"Y-yes." Pahyu sounded like she wanted to burst into tears after gasping that one word out. Her hands shook as she fumbled with the key, scraping it into the lock. Grabbing my bag, I pushed Pahyu aside, and hammered my shoulder into the unlocked door, shoving it open. The door opened smoothly without creaks, revealing a small room, with several small glass windows through which sunlight streamed. I stepped into the room. It wasn't horrible; it had two single beds, a narrow table with a couple chairs pushed up to it, a small bookshelf. The floor was coated with a now-familiar layer of dust, the bedsheets looked worn and frayed, but other than that the room was certainly livable. I crossed the floor to one of the beds, setting my bag down on it. "It's so dusty."
I was facing the wall, shifting through my bag, but I recognized Pahyu's weak, shaky voice collapse out of her mouth. "I'm sorry. The Gods insist upon the floors and walls not being cleaned. It's a tradition in their homeworld; they think that floors won't support the building if they're clean. Some metaphorical nonsense, that clean homes are not cozy homes." She laughed nervously, high-pitched and worthless in her absence of common strength. I was done with my bag, but I didn't turn. I stared at the wall, not wanting to turn and look at Pahyu. I heard Seraline speak to me, her tone stern. "Come on, Mairi. We've got to go speak with them."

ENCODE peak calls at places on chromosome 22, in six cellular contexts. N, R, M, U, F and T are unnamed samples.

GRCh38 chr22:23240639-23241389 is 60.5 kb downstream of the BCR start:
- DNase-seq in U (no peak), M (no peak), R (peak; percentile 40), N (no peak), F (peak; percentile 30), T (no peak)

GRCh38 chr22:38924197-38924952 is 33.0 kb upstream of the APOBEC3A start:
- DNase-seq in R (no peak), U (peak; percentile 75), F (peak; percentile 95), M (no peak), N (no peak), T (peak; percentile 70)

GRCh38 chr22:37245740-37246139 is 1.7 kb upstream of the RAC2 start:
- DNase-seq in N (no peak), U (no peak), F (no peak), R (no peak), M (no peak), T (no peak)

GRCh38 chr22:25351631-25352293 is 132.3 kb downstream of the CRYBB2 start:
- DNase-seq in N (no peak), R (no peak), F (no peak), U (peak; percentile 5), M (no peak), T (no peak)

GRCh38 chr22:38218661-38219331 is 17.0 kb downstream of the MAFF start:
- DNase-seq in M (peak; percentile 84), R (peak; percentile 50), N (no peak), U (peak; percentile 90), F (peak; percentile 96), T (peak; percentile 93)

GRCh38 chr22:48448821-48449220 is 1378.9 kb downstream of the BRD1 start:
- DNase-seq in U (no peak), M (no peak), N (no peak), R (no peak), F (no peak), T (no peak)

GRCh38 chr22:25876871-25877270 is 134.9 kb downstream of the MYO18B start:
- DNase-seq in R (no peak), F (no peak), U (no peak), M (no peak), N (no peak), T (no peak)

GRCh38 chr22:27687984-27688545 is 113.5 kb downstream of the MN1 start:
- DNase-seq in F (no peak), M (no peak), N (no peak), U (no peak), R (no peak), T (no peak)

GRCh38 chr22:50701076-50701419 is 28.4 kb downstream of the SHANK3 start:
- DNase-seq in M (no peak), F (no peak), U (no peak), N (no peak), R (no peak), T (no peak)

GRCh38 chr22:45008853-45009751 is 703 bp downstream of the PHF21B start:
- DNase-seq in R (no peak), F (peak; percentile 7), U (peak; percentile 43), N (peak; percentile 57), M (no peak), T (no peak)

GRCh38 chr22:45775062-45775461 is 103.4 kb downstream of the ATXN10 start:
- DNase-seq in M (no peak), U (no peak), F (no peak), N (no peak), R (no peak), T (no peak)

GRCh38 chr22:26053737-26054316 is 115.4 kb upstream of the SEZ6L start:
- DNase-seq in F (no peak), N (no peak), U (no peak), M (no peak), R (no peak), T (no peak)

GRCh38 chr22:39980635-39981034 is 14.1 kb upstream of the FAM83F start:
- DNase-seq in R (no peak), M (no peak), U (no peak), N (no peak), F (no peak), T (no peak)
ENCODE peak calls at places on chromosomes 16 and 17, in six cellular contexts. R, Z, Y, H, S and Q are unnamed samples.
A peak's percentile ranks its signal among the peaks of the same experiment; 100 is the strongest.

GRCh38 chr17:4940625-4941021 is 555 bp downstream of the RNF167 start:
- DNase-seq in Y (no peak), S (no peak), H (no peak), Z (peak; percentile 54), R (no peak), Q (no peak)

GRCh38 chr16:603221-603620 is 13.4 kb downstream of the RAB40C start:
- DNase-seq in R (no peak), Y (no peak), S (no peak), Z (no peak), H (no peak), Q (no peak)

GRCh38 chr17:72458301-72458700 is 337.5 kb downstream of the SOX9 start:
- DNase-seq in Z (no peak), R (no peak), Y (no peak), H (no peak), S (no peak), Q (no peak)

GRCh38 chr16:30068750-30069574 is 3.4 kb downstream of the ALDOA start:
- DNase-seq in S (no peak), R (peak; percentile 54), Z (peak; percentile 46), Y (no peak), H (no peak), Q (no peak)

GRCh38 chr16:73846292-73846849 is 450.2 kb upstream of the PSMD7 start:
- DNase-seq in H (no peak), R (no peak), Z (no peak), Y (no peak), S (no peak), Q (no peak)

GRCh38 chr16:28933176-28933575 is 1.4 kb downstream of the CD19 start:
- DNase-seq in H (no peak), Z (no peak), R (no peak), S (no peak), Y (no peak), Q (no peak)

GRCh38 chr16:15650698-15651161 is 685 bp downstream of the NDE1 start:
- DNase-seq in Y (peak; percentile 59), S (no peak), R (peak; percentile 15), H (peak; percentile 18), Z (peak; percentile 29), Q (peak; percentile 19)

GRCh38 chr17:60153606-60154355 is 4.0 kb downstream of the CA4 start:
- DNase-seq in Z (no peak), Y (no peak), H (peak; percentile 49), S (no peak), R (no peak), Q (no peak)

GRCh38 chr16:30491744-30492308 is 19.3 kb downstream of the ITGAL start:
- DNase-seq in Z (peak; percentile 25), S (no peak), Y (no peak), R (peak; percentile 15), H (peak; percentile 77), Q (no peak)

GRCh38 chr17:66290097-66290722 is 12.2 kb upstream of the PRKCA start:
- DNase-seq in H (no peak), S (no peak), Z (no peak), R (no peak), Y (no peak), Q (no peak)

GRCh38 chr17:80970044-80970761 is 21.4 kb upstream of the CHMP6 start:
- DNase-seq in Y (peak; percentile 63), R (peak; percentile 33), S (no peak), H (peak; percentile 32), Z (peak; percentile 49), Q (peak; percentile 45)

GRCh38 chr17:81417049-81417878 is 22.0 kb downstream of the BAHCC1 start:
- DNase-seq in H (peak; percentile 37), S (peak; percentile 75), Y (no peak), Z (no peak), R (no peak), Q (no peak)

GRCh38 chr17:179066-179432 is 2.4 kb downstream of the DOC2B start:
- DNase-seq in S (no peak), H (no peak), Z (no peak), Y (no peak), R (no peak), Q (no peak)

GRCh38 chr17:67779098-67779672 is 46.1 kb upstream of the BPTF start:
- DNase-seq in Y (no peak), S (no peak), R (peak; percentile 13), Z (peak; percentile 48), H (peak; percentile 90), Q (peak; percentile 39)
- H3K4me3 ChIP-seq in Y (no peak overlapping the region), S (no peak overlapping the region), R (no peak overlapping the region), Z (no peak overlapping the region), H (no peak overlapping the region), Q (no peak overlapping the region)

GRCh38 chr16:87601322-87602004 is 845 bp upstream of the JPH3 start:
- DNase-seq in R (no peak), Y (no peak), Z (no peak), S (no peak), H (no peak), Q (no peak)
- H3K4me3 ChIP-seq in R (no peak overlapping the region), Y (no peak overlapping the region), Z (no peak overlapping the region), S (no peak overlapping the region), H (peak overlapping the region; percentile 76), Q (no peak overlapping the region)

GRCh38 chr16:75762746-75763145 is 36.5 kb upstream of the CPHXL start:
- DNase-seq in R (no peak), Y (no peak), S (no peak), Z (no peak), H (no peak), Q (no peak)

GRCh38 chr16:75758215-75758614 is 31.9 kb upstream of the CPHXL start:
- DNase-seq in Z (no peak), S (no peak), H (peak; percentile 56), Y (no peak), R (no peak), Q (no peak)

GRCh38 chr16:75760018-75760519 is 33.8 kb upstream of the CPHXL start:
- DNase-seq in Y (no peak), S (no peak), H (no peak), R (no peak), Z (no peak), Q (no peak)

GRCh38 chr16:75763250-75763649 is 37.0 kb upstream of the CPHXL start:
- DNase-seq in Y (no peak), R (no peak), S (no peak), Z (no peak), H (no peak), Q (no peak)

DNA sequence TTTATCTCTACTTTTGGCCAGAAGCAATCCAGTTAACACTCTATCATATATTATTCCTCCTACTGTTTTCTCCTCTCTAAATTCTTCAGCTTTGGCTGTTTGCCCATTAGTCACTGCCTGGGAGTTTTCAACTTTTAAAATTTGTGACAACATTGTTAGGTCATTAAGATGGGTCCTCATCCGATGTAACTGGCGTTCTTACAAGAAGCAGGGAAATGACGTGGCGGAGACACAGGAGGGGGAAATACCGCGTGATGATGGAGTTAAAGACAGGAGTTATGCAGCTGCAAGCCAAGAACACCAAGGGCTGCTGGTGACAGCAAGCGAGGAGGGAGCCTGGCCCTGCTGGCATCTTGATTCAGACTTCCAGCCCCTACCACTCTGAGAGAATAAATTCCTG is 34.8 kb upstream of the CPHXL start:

I let my bag drop onto my bed. It landed, and I stared at it, procrastinating. I gripped the edge of my new bed with the sharpest grip I possessed, pouring all my strength into it. And then I let go and formed my hands into fists, and turned around to join Seraline and Pahyu. The three of us left the room, Pahyu shutting the door behind us quietly, and leading us to meet the Gods. We walked down the hallway silently, a stiff, but not unfriendly silence. I didn't know what to say. Should I warn Seraline, or excite her? I wasn't about to lie to her, but it could be useful to prepare her the way I wanted her to be prepared. My gaze shifted to Pahyu. Agonize her, or apologize to her? It was confusing, decision-making. My head dropped forward, exhausted by the pressure.